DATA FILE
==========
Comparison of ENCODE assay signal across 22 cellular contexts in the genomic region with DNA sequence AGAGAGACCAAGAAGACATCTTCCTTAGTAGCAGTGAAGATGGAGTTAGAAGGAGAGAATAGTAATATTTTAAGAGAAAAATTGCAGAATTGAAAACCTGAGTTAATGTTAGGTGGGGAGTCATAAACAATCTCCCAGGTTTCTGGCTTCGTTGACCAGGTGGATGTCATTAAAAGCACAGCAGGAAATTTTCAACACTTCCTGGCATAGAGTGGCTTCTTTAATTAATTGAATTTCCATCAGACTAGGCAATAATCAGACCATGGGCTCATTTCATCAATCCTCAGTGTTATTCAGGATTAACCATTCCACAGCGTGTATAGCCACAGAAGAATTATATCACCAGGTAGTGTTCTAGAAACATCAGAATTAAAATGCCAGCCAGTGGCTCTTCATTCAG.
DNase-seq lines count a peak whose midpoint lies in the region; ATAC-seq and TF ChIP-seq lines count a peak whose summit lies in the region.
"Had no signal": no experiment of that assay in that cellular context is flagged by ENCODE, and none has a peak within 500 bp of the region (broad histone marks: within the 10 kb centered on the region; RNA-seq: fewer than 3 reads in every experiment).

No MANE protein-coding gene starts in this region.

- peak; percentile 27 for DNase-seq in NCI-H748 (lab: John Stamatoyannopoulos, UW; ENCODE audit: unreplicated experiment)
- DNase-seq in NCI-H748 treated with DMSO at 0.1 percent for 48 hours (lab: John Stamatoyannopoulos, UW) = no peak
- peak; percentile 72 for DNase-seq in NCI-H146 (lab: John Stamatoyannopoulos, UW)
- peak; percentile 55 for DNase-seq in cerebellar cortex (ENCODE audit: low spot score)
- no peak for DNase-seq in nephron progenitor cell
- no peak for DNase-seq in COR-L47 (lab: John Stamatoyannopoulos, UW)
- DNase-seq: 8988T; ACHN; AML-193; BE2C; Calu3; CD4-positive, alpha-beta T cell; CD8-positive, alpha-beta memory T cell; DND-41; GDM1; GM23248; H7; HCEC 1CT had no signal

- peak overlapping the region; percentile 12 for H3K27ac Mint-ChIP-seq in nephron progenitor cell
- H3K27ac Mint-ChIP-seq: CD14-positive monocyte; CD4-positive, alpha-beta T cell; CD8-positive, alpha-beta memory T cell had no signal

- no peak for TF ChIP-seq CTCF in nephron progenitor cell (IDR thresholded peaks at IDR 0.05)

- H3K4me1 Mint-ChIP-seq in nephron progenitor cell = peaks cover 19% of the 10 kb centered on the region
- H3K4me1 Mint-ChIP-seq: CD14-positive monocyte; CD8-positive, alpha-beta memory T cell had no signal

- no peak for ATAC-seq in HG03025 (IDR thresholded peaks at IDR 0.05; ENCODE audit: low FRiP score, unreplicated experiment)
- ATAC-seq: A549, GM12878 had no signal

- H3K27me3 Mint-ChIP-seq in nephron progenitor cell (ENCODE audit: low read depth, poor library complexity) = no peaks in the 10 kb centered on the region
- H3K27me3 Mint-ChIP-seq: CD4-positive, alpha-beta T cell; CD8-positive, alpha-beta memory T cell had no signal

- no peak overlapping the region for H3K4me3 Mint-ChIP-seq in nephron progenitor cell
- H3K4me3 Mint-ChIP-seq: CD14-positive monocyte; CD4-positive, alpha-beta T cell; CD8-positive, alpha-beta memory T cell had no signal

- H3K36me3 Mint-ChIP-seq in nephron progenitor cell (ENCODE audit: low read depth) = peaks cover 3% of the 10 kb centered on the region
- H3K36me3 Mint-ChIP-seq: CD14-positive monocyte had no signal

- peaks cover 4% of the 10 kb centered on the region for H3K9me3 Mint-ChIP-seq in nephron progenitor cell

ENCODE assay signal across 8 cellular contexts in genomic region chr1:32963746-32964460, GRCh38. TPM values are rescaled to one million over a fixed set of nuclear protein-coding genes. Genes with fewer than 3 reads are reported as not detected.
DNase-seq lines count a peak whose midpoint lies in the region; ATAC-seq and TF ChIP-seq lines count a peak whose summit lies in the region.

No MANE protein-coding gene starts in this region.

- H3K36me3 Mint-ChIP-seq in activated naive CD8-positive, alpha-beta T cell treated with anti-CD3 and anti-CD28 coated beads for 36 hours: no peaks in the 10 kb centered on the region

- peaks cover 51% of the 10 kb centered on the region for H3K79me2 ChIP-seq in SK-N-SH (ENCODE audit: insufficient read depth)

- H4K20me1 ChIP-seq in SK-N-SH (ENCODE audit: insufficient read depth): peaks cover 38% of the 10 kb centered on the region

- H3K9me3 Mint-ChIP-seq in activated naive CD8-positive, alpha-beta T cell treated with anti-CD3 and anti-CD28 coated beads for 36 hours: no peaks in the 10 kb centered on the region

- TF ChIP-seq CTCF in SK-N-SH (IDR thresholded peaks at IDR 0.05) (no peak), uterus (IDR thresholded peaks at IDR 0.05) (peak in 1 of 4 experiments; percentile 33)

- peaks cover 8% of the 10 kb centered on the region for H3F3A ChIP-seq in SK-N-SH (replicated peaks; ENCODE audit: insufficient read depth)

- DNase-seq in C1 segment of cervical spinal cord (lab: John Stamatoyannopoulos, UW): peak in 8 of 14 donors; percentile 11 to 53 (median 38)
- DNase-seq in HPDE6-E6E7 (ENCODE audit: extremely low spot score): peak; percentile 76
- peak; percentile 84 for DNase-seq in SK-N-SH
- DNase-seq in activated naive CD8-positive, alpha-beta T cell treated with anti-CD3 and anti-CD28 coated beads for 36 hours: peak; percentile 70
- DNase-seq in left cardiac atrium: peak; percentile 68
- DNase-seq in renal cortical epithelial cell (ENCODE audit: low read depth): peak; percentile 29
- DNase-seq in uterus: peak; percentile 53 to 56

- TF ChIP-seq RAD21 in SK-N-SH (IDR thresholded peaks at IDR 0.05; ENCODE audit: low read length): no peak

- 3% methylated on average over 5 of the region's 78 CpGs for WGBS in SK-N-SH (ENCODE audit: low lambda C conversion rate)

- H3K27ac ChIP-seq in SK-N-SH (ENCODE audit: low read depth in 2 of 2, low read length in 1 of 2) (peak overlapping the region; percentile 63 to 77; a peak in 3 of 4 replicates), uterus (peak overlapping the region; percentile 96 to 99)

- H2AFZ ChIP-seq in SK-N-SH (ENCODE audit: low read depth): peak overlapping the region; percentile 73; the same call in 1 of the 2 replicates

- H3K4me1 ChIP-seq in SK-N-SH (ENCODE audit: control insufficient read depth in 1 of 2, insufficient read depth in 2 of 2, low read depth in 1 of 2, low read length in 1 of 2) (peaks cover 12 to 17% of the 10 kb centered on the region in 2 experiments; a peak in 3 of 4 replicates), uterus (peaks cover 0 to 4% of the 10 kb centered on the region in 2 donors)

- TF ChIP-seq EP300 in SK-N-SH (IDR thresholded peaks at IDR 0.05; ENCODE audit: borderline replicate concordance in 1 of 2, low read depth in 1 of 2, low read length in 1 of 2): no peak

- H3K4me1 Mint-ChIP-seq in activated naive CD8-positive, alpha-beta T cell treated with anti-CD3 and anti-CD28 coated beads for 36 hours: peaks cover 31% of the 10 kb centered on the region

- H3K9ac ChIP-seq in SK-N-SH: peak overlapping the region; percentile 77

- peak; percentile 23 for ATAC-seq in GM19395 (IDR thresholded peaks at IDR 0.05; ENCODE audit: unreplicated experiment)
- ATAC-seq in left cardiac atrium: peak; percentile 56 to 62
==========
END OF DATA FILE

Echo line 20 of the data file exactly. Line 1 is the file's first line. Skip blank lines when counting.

- H3K27me3 Mint-ChIP-seq: CD4-positive, alpha-beta T cell; CD8-positive, alpha-beta memory T cell had no signal